THERE’S A LOT going on in the world, but the slow march of cybersecurity research and incidents plods on no matter what else is happening. This week research showed that many mobile VPNs fall short on delivering security and privacy benefits. International law may be the best mechanism for addressing large-scale ransomware attacks on Internet of Things devices (like hotel door locks). Attacks using a stealthy type of “fileless” malware that hides in computer RAM are on the rise. And it’s time to get real about strategies for keeping smart TV manufacturers from spying.
In the political sphere, the Email Privacy Act, which would reform dated and problematic aspects of the Electronic Communications Privacy Act, took a step in Congress toward becoming law. Trump’s Homeland Security Advisor Tom Bossert seems promising—he’s known as an effective and even-keeled dude. And links between Silicon Valley and the Pentagon remain strong in spite of recent political turmoil in the US. Oh, and there’s no easy fix for a clever and effective slot machine cheat developed by Russian criminals that have been plaguing casinos around the world for years. So have fun with that one.
But wait! There’s more. Each Saturday we round up the news stories that we didn’t break or cover in depth but that still deserve your attention. As always, click on the headlines to read the full story in each link posted. And stay safe out there.
Seventy-six iOS apps are vulnerable to man-in-the-middle data interception attacks, thanks to a sloppy configuration that could allow a forged certificate to be authenticated and decrypt data protected by the Transport Layer Security (TLS) protocol, thus exposing it. Will Strafach, CEO of mobile security company Sudo Security Group, found the compromised apps while the company was developing its mobile app analysis product. Problems with TLS validation have been around for a long time, and they’re particularly problematic for apps that handle sensitive data like health or financial information. Nineteen of the 76 apps Strafach found to handle this type of “high risk” data. Apple has advocated that iOS developers use its App Transport Security protocol to ensure that every iOS app implements TLS, but ATS alone still doesn’t resolve certificate verification issues. Apple also indefinitely pushed back the deadline to implement ATS—the cutoff was originally supposed to be the end of 2016. Strafach says that hundreds of other apps he analyzed seemed to have the same flaw, but he only pursued analysis of those that he could confirm were jeopardized.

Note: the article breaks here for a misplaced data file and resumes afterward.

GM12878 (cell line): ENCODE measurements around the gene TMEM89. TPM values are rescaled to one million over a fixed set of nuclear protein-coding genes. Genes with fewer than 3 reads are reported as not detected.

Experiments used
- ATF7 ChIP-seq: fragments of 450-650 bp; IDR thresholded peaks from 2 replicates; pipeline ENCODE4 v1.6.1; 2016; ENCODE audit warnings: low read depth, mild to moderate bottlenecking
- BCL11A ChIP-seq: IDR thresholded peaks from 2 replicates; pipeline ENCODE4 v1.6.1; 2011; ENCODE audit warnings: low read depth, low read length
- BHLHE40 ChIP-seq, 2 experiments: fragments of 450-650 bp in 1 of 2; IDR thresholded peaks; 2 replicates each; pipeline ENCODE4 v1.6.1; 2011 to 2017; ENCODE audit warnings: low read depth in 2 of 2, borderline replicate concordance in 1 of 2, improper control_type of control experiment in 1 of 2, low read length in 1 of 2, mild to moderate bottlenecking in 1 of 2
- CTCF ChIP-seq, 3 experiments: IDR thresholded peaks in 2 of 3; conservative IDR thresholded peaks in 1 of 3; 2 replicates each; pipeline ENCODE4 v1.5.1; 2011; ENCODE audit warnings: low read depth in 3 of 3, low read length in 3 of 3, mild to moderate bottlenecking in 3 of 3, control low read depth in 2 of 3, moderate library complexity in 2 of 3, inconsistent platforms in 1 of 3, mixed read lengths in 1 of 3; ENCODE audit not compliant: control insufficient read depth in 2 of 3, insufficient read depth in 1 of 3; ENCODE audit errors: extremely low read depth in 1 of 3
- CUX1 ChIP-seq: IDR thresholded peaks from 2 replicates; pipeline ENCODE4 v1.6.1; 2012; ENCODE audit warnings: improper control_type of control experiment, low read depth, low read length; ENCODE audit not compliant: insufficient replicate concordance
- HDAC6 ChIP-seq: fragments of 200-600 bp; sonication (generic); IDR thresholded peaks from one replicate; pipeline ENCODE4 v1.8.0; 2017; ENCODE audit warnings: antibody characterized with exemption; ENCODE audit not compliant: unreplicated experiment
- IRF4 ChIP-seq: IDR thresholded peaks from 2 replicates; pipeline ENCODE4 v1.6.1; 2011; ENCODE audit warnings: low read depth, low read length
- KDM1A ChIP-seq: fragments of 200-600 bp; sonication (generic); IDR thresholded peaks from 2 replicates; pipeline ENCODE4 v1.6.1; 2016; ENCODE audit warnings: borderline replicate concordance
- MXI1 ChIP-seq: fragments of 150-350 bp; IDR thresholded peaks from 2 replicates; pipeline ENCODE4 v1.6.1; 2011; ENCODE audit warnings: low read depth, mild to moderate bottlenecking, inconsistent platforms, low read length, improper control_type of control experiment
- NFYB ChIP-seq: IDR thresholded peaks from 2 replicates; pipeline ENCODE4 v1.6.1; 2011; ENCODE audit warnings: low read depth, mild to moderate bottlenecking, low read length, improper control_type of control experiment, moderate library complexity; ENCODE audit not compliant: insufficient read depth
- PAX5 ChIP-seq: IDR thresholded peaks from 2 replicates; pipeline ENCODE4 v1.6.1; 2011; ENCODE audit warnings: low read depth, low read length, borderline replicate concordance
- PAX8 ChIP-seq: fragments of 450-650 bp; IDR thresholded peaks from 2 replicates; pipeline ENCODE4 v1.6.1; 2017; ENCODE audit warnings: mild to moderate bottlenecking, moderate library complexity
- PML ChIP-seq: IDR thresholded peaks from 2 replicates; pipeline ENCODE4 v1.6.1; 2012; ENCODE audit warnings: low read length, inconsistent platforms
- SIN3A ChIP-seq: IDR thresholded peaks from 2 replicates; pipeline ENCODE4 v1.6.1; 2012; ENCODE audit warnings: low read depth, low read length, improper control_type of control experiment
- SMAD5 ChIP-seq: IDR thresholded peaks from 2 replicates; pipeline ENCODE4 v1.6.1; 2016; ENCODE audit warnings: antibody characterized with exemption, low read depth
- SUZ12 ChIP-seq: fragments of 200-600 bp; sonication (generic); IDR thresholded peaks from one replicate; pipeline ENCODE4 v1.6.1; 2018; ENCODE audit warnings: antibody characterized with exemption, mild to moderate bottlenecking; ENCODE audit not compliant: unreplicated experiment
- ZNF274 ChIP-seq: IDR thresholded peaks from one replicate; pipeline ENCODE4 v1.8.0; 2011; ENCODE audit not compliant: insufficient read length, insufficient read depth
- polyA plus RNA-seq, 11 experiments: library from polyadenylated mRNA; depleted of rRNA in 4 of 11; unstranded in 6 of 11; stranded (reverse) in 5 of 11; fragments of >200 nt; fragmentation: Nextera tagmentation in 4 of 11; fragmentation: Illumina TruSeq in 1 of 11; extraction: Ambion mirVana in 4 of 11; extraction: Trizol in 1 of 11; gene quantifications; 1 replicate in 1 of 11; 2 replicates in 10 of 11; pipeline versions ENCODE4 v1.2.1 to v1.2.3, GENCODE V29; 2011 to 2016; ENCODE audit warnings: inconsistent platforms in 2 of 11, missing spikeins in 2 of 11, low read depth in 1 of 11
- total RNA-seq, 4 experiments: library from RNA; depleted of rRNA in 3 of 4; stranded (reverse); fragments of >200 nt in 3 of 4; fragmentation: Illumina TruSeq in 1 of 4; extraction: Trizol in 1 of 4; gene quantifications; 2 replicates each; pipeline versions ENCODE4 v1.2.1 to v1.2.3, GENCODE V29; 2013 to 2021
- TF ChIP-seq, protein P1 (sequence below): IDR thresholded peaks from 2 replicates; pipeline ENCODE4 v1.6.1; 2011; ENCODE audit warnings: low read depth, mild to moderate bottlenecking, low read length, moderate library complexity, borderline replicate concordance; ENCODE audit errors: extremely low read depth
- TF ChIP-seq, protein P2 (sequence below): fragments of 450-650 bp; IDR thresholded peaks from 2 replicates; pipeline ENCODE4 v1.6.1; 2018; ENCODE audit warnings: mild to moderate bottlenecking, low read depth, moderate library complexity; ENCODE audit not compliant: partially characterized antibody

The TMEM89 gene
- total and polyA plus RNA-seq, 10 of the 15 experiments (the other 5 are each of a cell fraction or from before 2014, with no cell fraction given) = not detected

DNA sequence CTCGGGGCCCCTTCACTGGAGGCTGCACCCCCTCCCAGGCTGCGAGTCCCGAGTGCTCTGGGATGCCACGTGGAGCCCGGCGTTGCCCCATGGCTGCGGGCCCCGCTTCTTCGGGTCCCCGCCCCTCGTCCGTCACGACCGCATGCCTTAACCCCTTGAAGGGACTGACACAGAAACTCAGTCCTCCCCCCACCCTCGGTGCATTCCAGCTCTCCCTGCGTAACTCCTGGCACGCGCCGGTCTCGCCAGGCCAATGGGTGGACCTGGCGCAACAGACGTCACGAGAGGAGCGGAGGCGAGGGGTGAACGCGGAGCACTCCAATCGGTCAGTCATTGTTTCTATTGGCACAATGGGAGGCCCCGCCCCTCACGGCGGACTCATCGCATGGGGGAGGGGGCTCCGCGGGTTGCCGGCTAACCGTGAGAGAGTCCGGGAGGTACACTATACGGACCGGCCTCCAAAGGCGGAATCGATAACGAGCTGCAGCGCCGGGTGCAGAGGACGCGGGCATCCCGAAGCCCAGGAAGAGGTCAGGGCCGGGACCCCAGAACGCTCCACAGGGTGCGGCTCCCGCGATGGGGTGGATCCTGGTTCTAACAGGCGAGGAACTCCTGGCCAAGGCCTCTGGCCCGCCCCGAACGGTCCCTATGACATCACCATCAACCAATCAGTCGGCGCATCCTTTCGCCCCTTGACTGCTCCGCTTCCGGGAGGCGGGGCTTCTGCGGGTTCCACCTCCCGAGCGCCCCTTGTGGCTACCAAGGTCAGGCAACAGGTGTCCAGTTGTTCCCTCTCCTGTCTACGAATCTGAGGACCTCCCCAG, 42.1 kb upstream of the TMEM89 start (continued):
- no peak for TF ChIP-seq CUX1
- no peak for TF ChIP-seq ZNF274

Arby’s has been working to address a breach of customer credit and debit card information since it learned of the situation in mid-January. Malware on payment systems at hundreds of restaurant locations around the US captured hundreds of thousands of card numbers throughout the fall. Arby’s says that only a portion of its 1,000 corporate-owned locations was impacted, and that franchise location was not affected. It says that the malware has been eradicated from its networks. Arby’s Restaurant Group “immediately notified law enforcement and enlisted the expertise of leading security experts, including Mandiant,” the company told Krebs on Security. The investigation is ongoing.
Members of the Trump administration and other republicans have been using a secure messaging app called “Confide” to communicate with a lower risk of leaks, according to an Axios report. Confide uses end-to-end encryption, with the bonus twist that messages self-destruct after being read. The service also integrates with iMessage, so it’s easy to use. Official government electronic communications are legally required to be accessible and archivable for transparency, so depending on who is using these apps and for what, they could be too secure. But the trend may simply reflect the broader adoption of end-to-end encrypted apps like WhatsApp and Signal, and may not be part of official government interactions.
Google has notified some well-known US journalists that state-sponsored attackers have been trying to steal their Google account passwords and access their Gmail. Jonathan Chait of New York Magazine, David Sanger of the New York Times, Brian Stelter of CNN, Julia Ioffe of the Atlantic and others told Politico that they had received the Google warnings. A Google spokesperson said in a statement that, “Since 2012, we’ve notified users when we believe their Google accounts are being targeted by government-backed attackers. We send these warnings out of an abundance of caution—they do not indicate that a user’s account has already been compromised or that a more widespread attack is occurring when they receive the notice.” Stay safe out there, journos!